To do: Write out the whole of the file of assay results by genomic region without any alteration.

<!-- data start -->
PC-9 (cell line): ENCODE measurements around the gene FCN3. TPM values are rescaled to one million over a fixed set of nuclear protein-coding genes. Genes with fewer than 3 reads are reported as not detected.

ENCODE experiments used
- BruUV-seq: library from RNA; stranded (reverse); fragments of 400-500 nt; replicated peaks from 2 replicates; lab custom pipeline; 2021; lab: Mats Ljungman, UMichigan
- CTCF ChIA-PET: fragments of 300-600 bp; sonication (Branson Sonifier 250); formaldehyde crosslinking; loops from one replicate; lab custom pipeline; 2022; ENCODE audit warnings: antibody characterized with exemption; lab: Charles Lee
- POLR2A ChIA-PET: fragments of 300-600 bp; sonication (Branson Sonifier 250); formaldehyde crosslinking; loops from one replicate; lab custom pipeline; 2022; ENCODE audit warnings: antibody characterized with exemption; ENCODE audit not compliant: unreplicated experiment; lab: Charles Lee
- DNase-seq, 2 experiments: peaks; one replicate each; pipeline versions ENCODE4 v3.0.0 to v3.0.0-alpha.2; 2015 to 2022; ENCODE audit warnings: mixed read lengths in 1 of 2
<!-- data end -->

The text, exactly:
PC-9 (cell line): ENCODE measurements around the gene FCN3. TPM values are rescaled to one million over a fixed set of nuclear protein-coding genes. Genes with fewer than 3 reads are reported as not detected.

ENCODE experiments used
- BruUV-seq: library from RNA; stranded (reverse); fragments of 400-500 nt; replicated peaks from 2 replicates; lab custom pipeline; 2021; lab: Mats Ljungman, UMichigan
- CTCF ChIA-PET: fragments of 300-600 bp; sonication (Branson Sonifier 250); formaldehyde crosslinking; loops from one replicate; lab custom pipeline; 2022; ENCODE audit warnings: antibody characterized with exemption; lab: Charles Lee
- POLR2A ChIA-PET: fragments of 300-600 bp; sonication (Branson Sonifier 250); formaldehyde crosslinking; loops from one replicate; lab custom pipeline; 2022; ENCODE audit warnings: antibody characterized with exemption; ENCODE audit not compliant: unreplicated experiment; lab: Charles Lee
- DNase-seq, 2 experiments: peaks; one replicate each; pipeline versions ENCODE4 v3.0.0 to v3.0.0-alpha.2; 2015 to 2022; ENCODE audit warnings: mixed read lengths in 1 of 2